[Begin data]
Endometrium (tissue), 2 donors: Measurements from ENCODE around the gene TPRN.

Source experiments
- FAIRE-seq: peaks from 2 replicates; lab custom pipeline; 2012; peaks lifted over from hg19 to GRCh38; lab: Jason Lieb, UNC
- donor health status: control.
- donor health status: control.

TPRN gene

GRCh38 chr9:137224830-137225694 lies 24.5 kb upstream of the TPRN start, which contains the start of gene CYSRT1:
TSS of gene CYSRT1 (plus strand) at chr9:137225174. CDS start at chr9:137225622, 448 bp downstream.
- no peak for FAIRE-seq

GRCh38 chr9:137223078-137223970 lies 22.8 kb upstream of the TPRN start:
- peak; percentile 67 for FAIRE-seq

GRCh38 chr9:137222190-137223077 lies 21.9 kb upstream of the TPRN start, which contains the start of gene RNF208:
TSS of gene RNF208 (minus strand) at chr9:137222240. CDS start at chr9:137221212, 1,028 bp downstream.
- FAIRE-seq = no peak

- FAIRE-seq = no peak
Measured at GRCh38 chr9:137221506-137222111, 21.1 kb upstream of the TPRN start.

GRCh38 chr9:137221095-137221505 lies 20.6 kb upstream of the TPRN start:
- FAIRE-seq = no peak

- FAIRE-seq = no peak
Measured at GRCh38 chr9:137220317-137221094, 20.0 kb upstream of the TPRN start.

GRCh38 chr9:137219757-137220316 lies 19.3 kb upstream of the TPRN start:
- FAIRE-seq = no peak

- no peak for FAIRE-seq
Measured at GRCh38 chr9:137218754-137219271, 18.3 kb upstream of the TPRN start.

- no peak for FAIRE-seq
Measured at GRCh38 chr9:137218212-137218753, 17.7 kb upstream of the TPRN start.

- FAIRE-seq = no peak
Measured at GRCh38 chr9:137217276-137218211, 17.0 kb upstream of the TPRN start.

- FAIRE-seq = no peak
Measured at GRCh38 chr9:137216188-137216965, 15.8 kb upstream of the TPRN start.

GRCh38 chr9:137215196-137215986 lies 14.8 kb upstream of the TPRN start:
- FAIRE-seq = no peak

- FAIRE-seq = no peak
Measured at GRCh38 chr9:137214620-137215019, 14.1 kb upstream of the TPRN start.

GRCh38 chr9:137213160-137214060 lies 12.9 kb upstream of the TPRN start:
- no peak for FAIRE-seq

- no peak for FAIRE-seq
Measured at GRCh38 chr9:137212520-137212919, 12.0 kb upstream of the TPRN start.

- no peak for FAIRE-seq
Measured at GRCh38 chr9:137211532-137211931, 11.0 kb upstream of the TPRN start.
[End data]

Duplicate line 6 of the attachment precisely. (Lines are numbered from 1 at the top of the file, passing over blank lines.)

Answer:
TPRN gene